Our Terms of Service and Privacy Policy have changed.

By continuing to use this site, you are agreeing to the new Privacy Policy and Terms of Service.

Regulators shutter 2 more banks

The FDIC said the failures of Heritage Community Bank and Security Savings Bank will cost the Deposit Insurance Fund a combined $100.7 million.

EMAIL  |   PRINT  |   SHARE  |   RSS
 
google my aol my msn my yahoo! netvibes
Paste this link into your favorite RSS desktop reader
See all CNNMoney.com RSS FEEDS (close)
By Catherine Clifford, CNNMoney.com staff writer

Map
Where the banks are failing
Bank failures and foreclosures keep mounting

NEW YORK (CNNMoney.com) -- State bank regulators closed two more banks on Friday, the 15th and 16th banks to fail this year, as the worsening recession pulled more regional banks underwater.

The announcement marks the seventh consecutive week of bank failures being announced on a Friday evening.

The Federal Deposit Insurance Corp. said that Security Savings Bank of Henderson, Nevada, had $238.3 million in assets and $175.2 million in deposits as of December 31, 2008. Heritage Community Bank of Glenwood, Illinois, had assets totaling $232.9 and deposits totaling $218.6 million as of December 5, 2008.

Combined, the two bank failures will cost the Deposit Insurance Fund approximately $100.7 million.

Bank of Nevada agreed to assume all of Security Savings Bank's deposits, and purchase approximately $111.3 million of the failed bank's assets. The FDIC will retain the remaining assets, and estimates that the cost to its fund will be $59.1 million.

Heritage was purchased by MB Financial Bank, N.A., of Chicago, Illinois, which agreed to acquire all of the failed bank's deposits and $230.5 million of the failed bank's assets, said the FDIC, which estimated the cost to its fund at $41.6 million.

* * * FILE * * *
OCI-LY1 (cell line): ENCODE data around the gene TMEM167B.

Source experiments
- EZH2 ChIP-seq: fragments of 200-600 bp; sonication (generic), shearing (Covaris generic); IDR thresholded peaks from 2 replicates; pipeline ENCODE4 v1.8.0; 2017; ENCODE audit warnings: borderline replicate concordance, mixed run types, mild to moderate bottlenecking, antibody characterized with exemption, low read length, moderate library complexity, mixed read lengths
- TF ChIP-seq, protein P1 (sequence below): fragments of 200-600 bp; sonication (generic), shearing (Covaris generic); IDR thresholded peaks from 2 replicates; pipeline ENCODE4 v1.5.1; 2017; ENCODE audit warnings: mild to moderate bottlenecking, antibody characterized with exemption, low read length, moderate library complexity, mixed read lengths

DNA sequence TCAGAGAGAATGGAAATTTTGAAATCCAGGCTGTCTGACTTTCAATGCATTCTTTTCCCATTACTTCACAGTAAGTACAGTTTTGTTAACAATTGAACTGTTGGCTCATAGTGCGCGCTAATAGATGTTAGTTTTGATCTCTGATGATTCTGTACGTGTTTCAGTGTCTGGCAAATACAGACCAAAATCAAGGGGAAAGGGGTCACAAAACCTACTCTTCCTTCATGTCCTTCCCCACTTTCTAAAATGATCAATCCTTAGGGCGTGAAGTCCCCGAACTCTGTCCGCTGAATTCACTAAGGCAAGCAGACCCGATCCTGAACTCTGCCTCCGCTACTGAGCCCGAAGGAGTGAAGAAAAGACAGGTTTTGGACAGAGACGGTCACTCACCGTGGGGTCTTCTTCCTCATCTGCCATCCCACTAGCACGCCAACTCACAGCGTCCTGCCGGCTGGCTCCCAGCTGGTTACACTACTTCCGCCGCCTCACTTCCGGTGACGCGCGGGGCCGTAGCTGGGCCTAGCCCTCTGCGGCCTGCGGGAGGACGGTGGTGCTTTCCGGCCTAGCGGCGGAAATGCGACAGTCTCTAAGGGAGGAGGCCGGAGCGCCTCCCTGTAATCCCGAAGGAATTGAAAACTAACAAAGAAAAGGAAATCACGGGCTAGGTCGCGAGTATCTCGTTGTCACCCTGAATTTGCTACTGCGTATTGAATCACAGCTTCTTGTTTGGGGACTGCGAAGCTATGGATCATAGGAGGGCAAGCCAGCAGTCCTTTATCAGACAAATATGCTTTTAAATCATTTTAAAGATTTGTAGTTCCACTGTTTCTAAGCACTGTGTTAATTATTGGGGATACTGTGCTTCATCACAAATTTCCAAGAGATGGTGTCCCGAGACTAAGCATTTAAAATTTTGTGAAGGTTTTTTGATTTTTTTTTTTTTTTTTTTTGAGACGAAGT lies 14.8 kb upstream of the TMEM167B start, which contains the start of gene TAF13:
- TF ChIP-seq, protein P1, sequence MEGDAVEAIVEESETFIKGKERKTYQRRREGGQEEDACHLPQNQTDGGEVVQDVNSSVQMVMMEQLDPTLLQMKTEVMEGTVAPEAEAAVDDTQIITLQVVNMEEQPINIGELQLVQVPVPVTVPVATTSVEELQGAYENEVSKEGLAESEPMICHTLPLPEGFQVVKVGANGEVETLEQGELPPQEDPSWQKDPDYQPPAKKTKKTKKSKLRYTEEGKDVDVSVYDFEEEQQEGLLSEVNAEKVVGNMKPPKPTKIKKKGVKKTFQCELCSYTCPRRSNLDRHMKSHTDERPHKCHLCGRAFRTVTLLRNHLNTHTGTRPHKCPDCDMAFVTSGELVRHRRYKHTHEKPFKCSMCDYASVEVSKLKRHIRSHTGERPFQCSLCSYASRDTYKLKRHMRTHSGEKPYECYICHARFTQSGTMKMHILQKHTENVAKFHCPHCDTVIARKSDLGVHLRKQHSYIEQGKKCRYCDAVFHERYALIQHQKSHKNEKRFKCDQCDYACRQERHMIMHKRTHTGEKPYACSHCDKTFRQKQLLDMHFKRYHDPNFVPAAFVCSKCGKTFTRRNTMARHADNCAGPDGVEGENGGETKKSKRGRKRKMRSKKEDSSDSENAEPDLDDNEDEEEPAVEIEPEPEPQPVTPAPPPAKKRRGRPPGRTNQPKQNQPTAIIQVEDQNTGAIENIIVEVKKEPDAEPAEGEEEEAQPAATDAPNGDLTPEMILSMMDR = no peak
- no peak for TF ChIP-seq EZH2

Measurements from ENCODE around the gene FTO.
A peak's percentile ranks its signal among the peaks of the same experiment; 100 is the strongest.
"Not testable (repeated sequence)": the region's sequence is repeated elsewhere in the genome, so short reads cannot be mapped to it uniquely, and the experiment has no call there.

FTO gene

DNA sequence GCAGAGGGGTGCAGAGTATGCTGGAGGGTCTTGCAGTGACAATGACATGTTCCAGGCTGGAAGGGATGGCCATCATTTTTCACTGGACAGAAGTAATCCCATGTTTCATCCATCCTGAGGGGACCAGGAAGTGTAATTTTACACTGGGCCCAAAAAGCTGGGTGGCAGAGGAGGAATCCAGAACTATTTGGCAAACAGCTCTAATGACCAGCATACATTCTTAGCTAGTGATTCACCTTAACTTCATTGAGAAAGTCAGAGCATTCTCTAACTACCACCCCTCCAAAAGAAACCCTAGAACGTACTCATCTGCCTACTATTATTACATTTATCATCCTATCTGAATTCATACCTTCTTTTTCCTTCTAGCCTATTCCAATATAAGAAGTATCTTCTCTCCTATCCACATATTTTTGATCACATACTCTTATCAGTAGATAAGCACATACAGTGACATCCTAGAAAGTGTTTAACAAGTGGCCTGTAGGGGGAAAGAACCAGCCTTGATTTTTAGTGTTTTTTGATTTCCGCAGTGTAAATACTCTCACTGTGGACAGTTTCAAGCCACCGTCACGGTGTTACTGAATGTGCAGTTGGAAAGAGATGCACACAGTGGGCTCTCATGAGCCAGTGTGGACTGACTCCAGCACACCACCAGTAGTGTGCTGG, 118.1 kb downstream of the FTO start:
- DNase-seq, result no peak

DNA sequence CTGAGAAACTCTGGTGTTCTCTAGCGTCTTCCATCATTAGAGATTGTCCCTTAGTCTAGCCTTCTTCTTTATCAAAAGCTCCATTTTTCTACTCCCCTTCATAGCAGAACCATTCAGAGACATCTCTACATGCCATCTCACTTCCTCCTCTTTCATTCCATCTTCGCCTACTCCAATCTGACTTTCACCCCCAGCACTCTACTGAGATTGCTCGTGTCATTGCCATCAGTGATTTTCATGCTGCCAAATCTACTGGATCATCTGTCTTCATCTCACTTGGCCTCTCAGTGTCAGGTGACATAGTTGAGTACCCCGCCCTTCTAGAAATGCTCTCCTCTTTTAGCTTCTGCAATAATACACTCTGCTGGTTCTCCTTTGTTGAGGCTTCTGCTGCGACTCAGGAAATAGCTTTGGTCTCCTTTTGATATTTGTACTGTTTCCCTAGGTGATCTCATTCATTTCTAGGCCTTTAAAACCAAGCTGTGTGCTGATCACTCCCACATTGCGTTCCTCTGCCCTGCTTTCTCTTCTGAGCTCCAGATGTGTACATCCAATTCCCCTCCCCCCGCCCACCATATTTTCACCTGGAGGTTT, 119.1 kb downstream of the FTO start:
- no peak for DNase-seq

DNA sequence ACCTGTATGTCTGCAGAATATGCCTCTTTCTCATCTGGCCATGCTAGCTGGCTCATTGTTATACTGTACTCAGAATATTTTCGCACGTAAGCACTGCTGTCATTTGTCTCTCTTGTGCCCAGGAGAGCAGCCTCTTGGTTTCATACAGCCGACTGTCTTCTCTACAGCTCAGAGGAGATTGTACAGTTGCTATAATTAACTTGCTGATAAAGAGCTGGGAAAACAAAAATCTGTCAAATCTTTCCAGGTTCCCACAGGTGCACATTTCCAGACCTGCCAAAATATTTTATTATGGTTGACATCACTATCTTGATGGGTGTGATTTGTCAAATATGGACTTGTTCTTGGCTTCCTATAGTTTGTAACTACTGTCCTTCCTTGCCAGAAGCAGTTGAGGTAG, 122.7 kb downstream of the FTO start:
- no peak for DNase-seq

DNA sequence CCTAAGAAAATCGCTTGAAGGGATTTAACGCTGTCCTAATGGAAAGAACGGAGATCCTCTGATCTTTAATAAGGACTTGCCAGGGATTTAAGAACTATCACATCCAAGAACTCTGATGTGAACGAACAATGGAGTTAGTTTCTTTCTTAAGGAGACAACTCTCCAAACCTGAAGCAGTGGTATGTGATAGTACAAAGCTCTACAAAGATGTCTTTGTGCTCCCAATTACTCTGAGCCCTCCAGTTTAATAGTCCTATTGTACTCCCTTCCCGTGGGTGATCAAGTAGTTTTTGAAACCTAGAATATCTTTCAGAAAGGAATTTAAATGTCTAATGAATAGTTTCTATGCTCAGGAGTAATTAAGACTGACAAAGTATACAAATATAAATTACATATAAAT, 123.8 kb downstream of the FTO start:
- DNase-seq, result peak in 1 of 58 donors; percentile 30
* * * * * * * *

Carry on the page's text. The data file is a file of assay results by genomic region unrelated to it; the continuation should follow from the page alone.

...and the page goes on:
Customers will be able to access their deposits with debit cards and checks over the weekend. Those who owe loan payments should continue making those payments.

The FDIC fully insures individual accounts up to $250,000 through the end of 2009.

In all of 2008, 25 banks failed and the FDIC's list of troubled banks grew to 252 during the fourth quarter, marking the highest level since 1994.

Bank failures could cost the FDIC fund $65 billion by 2013, the agency said Friday at its board meeting.

In order to prevent larger banks from failing, the government has injected billions of dollars into those institutions.

On Friday, the government said it had taken control of 36% of Citigroup, which had already received $45 billion from the government. To top of page

Features
They're hiring!These Fortune 100 employers have at least 350 openings each. What are they looking for in a new hire? More
If the Fortune 500 were a country...It would be the world's second-biggest economy. See how big companies' sales stack up against GDP over the past decade. More
Sponsored By:
More Galleries
Top luxury hotel suites for business travelers For many people, you can't put a price on comfort. More
Million-dollar startups: These firms scored big sales their first year Their first year in business, these companies generated $1 million in sales. More
The 10 best states for retirees It might be worth moving to a new place to find your dream retirement home. Check out these 10 states. More
Sponsors